Ibid., 45.
 H. Leon McBeth, The Baptist Heritage: Four Centuries of Baptist Witness (Nashville: Broadman, 1987), 382.
 For brief overviews of this history, see McBeth, Baptist Heritage, 382–91; Thomas S. Kidd and Barry Hankins, Baptists in America: A History (New York: Oxford University Press, 2015), 125–9; Bill J. Leonard, Baptist Ways: A History (Valley Forge, PA: Judson Press, 2003), 185–9; and Robert G. Torbet, History of the Baptists, 3rd ed. (Philadelphia: Judson, 1973), 282–93.
 See Foss and Mathews, Facts for Baptist Churches, 76.
 Margaret Lamberts Bendroth, A School of the Church: Andover Newton across Two Centuries (Grand Rapids: Eerdmans, 2008), 58–9.
 I have given a somewhat simplified account as can be seen in the fact that in this region of New York a well-known abolitionist by the name of Jacob Knapp constantly caused controversy in the school and town for many reasons beyond slavery. Hamilton’s hesitancy to allow anti-slavery viewpoints was influenced to some extent by its relationship to Knapp. Knapp was also a leading figure in the Removal Controversy where Hamilton was split and Rochester Theological Seminary started. See Gary W. Long, “John S. Maginnis,” in A Noble Company: Biographical Essays on Notable Particular-Regular Baptists in America, edited by Terry Wolever, Volume Ten (Springfield, MO: Particular Baptist Press, 2018), 135–8.
 Benjamin F. Bronson and Jirah D. Cole, The First Half Century of Madison University (1819–1869) or the Jubilee Volume, Containing the Sketches of Eleven Hundred Living and Deceased Alumni; with Fifteen Hundred Portraits of Founders, Presidents, and Patrons, (New York: Sheldon & Co., 1872), 148.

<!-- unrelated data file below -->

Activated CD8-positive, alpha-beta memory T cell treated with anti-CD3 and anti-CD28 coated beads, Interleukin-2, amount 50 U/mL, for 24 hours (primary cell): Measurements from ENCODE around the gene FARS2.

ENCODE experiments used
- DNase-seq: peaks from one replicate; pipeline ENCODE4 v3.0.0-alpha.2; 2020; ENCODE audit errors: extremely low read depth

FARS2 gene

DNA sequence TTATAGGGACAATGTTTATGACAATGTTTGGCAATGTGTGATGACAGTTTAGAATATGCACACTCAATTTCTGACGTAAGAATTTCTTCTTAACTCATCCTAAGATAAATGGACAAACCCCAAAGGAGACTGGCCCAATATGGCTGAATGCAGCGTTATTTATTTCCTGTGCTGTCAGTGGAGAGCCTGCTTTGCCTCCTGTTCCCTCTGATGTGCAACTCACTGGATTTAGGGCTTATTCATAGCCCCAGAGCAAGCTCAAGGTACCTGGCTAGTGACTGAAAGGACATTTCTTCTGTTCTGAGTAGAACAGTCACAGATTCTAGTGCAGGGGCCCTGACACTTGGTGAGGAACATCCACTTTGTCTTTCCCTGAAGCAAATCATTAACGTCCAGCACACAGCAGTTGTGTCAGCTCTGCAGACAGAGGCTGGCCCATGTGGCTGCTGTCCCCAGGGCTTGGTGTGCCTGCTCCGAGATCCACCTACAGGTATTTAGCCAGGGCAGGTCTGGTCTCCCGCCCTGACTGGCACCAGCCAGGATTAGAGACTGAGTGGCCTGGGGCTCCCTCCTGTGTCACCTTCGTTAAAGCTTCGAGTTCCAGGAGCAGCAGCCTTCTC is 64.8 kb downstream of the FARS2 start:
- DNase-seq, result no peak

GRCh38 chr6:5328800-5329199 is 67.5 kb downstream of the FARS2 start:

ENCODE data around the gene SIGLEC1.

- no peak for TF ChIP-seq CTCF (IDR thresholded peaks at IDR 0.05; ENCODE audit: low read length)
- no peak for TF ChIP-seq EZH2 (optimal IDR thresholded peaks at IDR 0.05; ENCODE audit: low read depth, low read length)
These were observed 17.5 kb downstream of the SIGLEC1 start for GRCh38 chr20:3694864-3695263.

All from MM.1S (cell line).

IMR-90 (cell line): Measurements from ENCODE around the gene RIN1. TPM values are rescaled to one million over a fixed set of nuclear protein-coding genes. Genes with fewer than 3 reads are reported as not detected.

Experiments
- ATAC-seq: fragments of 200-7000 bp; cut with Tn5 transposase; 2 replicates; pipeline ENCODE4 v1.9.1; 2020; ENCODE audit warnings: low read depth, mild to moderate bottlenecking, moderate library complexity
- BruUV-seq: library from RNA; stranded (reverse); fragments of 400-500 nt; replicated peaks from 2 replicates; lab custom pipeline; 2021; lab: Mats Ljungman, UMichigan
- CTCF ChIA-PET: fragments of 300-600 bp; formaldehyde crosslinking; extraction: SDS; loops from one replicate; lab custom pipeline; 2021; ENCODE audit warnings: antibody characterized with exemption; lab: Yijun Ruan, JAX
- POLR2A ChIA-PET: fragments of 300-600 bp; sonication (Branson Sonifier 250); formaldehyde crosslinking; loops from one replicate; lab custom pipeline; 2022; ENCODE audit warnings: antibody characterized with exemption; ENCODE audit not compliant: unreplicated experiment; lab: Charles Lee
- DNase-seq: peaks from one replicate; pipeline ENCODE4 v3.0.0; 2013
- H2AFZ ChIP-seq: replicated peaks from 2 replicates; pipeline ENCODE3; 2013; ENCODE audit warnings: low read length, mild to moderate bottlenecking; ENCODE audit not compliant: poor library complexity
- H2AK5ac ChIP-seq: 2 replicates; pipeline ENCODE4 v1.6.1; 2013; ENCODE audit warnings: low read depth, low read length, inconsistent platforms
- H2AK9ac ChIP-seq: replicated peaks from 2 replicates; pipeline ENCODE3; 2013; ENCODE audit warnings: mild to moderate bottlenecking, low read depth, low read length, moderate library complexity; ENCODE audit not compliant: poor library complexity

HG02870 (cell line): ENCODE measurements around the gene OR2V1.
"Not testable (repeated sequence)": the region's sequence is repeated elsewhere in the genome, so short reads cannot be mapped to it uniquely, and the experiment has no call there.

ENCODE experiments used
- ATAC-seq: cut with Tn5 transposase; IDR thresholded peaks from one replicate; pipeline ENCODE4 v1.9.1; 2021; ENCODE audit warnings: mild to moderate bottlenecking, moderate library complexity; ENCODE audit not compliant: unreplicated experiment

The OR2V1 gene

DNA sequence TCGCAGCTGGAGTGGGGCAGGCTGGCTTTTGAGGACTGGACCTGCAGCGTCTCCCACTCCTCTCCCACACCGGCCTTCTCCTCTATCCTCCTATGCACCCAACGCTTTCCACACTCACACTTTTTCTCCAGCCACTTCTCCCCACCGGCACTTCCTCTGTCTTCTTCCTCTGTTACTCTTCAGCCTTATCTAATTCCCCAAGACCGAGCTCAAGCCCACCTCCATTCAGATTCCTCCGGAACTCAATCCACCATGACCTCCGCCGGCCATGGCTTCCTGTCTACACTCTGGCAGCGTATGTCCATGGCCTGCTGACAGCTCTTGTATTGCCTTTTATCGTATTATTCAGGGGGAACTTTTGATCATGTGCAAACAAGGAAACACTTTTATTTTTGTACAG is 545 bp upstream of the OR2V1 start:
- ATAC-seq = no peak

Williams, A History of Colgate University 1819–1969, 68–69.
 Foss and Mathews, Facts for Baptist Churches, 370.
 For Western’s history, see John Stevens, A Brief Historical Sketch of the Western Baptist Theological Institute (Cincinnati: D. Anderson, 1850).
 Brackney, Congregation and Campus, 263. On the same page, Brackney quotes Leo Crismon when he says that “the Institute was located on southern soil, but the control was in the hands of men from the north side of the Ohio River” (Leo T. Crismon, “Theological Education in Kentucky,” in Baptists in Kentucky 1776–1976 (Middletown, KY: Kentucky Baptist Convention, 1975), 220).
 Foss and Mathews, Facts for Baptist Churches, 101–104.
 See the editorial essay on “The Western Theological Institute of Covington, Kentucky” in Ezekiel Gilman Robinson, An Autobiography: with a Supplement by H. L. Wayland and Critical Estimates, ed. by E. H. Johnson (Boston: Silver, Burdett and Company, 1896), 351–6.
 Ibid., 353.
 André Gazal, “Robert E. Pattison, 1800–1874,” in A Noble Company: Biographical Essays on Notable Particular-Regular Baptists in America, edited by Terry Wolever, Volume Nine (Springfield, MO: Particular Baptist Press, 2017), 495–500.